Social Media

Rebranded Twitter a disinformation hub

Vera Jourova, a Czech politician who is the European Commission’s vice-president for “values and transparency”, says the social media platform X, formerly known as Twitter, has “the largest ratio of mis- or disinformation posts” in the world. Moreover, she warns, billionaire Elon Musk’s dismantling of a monitoring team likely means the problem will grow. [node:read-more:link]

French journalist detained

Online reporting nearly two years ago, based on leaked documents, resulted in the September 19 arrest of a journalist by France’s domestic intelligence agency. The move was denounced by Reporters Without Borders as an “unacceptable attack on the secrecy of sources.” Ariane Lavrilleux had reported that French counter-intelligence information had been used by Egypt several years earlier for “a campaign of arbitrary killings” against smugglers along the Libyan border. [node:read-more:link]

EU fine a potential bellwether

Chinese-controlled TikTok has been fined €345 million by Ireland’s Data Protection Commission after a two-year investigation into the social media platforms’ compliance with privacy rules. There are suggestions that Canada could follow suit in a bid to protect younger users’ privacy. [node:read-more:link]

Convoy trial drowning in data?

As the trial in Ottawa of two key organizers of the “Freedom Convoy” protest enters another week, prosecutors, defence council and the presiding Ontario Superior Court judge are wrestling with fundamental questions about an unprecedented mountain of potential digital evidence. [node:read-more:link]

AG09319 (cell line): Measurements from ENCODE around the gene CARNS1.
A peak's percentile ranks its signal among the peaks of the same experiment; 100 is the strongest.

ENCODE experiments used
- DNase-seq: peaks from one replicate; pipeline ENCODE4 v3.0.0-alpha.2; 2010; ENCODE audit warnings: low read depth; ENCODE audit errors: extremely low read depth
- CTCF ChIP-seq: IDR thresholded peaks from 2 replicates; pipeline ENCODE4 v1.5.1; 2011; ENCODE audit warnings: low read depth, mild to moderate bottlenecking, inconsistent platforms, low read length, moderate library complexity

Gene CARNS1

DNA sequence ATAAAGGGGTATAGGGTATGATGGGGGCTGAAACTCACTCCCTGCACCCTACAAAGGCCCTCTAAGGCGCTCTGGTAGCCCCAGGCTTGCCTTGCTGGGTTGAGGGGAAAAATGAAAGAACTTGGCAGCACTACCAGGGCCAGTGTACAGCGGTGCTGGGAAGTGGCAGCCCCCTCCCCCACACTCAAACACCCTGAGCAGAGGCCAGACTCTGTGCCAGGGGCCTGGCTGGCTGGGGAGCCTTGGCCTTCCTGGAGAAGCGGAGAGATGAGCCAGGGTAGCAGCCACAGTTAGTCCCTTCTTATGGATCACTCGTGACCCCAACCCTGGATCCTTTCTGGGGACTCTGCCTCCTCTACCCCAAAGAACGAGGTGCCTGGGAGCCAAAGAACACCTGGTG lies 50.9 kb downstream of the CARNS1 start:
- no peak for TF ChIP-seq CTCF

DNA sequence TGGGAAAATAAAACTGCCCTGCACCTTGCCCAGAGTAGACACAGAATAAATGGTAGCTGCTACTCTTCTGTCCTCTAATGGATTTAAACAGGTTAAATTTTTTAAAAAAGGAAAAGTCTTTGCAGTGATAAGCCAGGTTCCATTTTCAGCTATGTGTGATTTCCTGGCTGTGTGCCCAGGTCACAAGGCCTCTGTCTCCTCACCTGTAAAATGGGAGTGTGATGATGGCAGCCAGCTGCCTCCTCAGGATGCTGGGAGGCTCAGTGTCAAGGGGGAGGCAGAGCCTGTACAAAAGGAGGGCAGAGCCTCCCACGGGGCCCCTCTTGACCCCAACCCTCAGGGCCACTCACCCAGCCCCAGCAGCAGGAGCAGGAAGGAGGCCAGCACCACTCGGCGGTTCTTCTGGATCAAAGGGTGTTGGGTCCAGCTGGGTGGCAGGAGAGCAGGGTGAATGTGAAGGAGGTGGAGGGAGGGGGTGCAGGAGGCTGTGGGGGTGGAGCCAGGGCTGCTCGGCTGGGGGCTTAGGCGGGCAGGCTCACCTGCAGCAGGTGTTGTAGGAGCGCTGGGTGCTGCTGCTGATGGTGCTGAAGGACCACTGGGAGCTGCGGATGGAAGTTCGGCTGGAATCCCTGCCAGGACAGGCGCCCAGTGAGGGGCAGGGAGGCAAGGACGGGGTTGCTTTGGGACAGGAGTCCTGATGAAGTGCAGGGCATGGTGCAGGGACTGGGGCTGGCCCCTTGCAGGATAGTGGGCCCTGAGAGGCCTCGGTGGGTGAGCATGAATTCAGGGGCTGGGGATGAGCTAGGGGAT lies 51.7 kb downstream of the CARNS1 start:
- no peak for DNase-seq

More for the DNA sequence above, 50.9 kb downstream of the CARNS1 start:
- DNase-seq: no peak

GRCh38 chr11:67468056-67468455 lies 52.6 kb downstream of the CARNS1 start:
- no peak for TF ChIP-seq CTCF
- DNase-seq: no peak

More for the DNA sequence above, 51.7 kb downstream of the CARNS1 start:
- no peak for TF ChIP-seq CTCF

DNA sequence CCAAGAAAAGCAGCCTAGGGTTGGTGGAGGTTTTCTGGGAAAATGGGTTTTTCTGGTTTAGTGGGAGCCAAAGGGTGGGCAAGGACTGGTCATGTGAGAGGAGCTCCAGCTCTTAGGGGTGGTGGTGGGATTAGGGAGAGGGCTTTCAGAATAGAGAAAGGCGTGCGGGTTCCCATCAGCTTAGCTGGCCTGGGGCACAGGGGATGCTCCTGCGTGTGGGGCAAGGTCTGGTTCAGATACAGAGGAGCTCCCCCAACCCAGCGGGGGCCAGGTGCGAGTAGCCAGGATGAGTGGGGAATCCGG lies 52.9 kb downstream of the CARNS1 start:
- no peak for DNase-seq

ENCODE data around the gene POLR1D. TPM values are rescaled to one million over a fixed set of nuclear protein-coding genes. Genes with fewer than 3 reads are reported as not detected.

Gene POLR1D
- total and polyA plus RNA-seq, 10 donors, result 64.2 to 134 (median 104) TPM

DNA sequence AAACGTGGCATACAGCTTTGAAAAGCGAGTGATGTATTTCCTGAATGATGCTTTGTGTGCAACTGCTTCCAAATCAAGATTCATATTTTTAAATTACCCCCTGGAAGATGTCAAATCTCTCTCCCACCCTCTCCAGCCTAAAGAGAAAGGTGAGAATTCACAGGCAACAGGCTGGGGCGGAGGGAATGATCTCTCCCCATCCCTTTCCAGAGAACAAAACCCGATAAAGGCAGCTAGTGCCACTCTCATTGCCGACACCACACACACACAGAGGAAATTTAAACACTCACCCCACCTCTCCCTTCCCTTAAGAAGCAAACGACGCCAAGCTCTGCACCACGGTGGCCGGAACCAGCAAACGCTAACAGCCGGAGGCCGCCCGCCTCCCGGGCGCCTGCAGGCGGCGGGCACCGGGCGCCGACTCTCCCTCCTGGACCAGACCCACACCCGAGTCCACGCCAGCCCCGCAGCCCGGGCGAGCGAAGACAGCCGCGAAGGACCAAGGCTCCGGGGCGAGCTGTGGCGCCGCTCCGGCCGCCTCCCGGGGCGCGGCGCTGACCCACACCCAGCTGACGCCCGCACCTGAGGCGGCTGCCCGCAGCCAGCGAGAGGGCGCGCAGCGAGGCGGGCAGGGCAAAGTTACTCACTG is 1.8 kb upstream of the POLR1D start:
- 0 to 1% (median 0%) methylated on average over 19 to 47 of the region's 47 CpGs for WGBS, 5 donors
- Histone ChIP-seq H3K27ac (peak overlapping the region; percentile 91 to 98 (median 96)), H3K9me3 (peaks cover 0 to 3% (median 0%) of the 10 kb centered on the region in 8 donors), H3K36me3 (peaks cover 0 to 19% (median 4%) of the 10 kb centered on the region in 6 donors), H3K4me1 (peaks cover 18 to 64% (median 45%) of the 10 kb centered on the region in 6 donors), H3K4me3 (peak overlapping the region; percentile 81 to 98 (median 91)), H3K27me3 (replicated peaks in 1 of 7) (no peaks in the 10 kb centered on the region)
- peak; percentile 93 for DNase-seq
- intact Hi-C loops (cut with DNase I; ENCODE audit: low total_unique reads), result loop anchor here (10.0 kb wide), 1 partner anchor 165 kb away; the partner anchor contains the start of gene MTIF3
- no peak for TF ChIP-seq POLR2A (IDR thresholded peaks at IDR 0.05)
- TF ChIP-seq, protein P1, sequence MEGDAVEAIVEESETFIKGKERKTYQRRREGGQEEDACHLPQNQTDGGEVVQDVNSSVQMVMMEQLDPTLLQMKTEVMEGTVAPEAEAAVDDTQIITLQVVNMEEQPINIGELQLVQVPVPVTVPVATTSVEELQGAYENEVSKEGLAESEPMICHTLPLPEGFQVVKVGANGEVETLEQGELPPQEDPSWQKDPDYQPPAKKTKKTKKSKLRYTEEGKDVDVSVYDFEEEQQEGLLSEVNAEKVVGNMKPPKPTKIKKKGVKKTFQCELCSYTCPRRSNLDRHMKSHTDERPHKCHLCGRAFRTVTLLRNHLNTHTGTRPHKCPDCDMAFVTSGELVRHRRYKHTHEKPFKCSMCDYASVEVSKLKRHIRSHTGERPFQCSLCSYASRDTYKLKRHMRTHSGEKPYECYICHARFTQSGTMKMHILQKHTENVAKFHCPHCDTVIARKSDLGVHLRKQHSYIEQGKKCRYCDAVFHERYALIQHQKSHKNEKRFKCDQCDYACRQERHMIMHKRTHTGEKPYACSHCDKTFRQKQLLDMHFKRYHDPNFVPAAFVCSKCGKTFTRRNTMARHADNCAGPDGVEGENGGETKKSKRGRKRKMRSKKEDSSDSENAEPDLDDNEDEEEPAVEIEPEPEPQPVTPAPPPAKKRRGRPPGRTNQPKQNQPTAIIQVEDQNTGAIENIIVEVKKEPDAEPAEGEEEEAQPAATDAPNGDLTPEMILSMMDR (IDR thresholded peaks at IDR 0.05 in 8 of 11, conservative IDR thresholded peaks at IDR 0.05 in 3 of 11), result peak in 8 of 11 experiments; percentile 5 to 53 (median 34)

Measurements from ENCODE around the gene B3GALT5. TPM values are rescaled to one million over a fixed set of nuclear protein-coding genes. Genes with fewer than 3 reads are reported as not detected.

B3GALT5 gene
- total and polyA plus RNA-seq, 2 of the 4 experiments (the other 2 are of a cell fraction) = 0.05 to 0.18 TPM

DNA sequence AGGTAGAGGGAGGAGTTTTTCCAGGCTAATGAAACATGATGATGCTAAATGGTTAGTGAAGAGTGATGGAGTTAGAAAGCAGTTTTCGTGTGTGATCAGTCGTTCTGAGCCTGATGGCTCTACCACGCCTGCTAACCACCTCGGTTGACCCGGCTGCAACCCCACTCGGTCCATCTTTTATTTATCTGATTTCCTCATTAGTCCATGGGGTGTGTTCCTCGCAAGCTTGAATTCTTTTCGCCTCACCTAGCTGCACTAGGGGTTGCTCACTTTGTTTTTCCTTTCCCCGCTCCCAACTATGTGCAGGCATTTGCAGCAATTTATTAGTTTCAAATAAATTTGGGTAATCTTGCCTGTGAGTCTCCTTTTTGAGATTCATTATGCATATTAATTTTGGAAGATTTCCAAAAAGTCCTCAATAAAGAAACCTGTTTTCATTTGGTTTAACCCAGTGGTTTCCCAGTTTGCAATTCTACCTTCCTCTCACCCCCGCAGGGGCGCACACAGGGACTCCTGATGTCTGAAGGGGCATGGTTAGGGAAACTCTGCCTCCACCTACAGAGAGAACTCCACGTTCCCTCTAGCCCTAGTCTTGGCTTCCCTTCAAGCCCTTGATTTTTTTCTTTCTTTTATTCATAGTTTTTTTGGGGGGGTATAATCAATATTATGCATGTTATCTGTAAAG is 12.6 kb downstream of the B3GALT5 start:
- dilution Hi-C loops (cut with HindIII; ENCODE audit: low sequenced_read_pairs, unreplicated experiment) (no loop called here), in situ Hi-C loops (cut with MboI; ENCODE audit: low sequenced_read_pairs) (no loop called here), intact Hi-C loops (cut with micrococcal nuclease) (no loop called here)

Minister held liable by court

A Federal Court judge has ruled that Environment & Climate Change Minister Steven Guilbeault owes the founder of right-wing Rebel News $20,000 for blocking his social media account. Guilbeault and his staff also are ordered not block Levant, who said Guilbeau’s tactic was equivalent to “weaponization of the state” against critics. [node:read-more:link]

Halifax woman defames diplomat

A Nova Scotia Supreme Court judge has ordered Halifax YouTuber Nermine Adel Khalil to pay $175,000 for defamatory statements against an Egyptian career diplomat but she says she won’t pay or cease her attacks. The former Egyptian national and now Canadian citizen defamed and threatened Nashwa Abdelhamid Mohamed Abdelkader in videos described by Justice Gail Gatchalian (Docket Hfx .No. 518711) as “outrageous, insulting, spiteful and malicious.” [node:read-more:link]

Threads platform “hacker’s dream”

Meta’s new social media platform, Threads, is gobbling up massive amounts of sensitive data on its subscribers, now totalling 100 million and counting. the platform falls under the California parent company’s general privacy policy which permits collection of an array of subscribers’ information from sign-up to which sites are clicked, who is “friended” and what type of device used to access Threads. [node:read-more:link]

Swedish court refuses extradition

Turkey’s request for the extradition of two refugees it calls terrorists was rejected today by the Supreme Court of Sweden. Turkey says the two men joined an online network headed by a U.S. Muslim cleric but the court said that “downloading and using a mobile application cannot in itself be considered to constitute such participation as is required for criminality under the Terrorist Crimes Act.” [node:read-more:link]